At a funeral I recently attended, I was asked several times, "How did you know the deceased?" I searched my mind to recall the very first time I met Harry Axel Olson, Ph.D. My memory went to when I worked as a business consultant for the Maryland Small Business Development Center, or SBDC, Central Region.

It's not unusual for reverends to have a regular job before answering the call. Harry, a psychologist, came to SBDC for business planning assistance. SBDC personnel, seeing his talents, hired him to do a teaching seminar at a SBDC retreat in Ocean City. At the time, I was booking speakers part time and booked Harry several times for various seminars.

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Later, I bumped into Harry when I attended a church in Baltimore County where he and his wife, Carol, were longtime members. He was writing, making tapes and seeing clients, and was very active in his church. Harry would refer clients to me for pastoral counseling and I would refer clients to him. Sadly his wife, Carol, passed away while on a trip to the Bahamas she planned for the church; tragedy struck when the group went snorkeling. The rule was that if you are in trouble, raise your hand. Carol raised her hand because the tide was very strong and exhausting to her. They helped her onto a boat, but she had already "passed into the arms of God," as Harry said in a book he wrote: "St. Paul's Secret: How to Experience Joy and Victory No Matter What."

Harry handled Carol's funeral very well and sent everyone a Christmas card with an optimistic letter as usual. I felt drawn to contact him because he seemed so focused and had written a new book: "Growing Courageous Girls: How to Raise Authentic, Strong, and Savvy Girls in Today's Mixed-up Culture." I wanted to know how he managed to diligently structure his life. He seemed to go full speed ahead no matter what obstacles appeared. We met and discussed joining forces for a new project. That was when he told me he had always thought of himself as being female. I was not shocked by this surprising news but was accepting. Immediately I thought with empathy, "I can't imagine what Harry has been going through." This began a very new learning period for me.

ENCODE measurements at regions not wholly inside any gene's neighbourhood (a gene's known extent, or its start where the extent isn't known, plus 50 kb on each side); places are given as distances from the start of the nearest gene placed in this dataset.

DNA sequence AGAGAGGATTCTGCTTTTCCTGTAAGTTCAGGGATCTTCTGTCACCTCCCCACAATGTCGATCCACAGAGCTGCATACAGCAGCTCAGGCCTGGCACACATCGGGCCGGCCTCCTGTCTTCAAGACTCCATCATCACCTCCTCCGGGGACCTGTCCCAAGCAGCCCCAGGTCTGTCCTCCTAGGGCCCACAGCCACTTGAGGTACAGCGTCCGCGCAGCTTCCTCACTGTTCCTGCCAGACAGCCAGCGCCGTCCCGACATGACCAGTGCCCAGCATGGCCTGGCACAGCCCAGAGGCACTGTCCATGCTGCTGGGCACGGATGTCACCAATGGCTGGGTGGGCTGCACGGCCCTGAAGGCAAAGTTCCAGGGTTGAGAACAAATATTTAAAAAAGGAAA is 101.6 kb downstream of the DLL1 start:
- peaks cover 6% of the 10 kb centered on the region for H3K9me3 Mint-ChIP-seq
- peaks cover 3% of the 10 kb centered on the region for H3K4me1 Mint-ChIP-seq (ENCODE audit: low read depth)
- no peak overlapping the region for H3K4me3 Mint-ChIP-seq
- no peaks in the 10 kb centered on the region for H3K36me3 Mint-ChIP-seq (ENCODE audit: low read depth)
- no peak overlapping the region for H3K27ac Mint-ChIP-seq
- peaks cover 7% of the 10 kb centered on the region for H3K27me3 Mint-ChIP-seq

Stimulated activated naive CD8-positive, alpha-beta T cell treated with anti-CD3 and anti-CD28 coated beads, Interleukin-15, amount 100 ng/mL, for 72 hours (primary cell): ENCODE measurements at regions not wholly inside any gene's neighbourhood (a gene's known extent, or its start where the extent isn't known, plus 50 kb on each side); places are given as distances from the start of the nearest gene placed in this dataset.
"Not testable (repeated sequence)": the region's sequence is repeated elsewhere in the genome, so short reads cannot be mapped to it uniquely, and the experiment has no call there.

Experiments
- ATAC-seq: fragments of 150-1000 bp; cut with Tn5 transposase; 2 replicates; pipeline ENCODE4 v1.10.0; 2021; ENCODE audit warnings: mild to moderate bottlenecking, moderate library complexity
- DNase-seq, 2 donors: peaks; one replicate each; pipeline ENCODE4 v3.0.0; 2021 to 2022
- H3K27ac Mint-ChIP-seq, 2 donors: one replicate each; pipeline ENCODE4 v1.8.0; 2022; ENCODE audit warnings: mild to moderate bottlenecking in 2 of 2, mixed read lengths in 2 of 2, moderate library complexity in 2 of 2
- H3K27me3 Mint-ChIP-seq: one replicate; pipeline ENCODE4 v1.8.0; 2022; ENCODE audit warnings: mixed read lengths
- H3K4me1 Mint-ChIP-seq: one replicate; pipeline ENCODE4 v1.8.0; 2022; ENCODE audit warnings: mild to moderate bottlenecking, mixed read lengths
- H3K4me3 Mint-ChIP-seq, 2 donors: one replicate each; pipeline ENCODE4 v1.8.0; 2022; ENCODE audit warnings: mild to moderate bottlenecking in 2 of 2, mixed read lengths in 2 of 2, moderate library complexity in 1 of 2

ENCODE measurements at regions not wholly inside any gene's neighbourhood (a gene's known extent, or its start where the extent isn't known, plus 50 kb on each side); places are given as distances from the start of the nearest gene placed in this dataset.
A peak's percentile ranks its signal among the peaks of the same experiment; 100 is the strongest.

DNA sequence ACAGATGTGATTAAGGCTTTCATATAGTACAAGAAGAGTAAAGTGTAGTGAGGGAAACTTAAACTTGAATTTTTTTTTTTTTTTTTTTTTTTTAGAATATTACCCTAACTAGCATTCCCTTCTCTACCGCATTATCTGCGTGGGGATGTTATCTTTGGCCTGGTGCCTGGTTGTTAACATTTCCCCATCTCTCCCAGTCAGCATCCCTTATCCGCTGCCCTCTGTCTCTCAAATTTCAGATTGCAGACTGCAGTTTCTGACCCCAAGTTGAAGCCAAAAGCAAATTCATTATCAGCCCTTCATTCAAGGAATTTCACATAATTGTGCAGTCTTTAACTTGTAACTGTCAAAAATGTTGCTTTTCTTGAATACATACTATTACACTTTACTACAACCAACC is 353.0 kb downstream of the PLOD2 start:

Harry planned on changing his name to Priscilla and eventually would have a gender transition operation. Harry chose the name Priscilla and published "Growing Courageous Girls" under that name. Harry settled on the name Priscilla after being inspired by the biblical story of Priscilla and Aquila, a married couple of Christian missionaries who lived, worked and traveled with the Apostle Paul, who described them as his "fellow workers in Christ Jesus" (Romans 16:3 NASB).

We had lunch periodically, discussing mostly business, but Priscilla did touch on God. With a tear in her eye, she said she knew God loved him as Harry and now her as Priscilla. She joined a new church where she could attend dressed as Priscilla. But she did visit her family church, where most would recognize her as Harry, no matter what she was wearing.

I believe Priscilla is resting in a place now where God's peace is guaranteed. Let us do our part to accept those, like Priscilla, who might seem different but are equally deserving of love in God's eyes.

The Rev. Ellin M. Dize is executive director of nonprofit NRS Inc. and facilitates A Course in Miracles spiritual discussion group at St. Paul's UCC. She can be contacted at NRSsolutions@yahoo.com.

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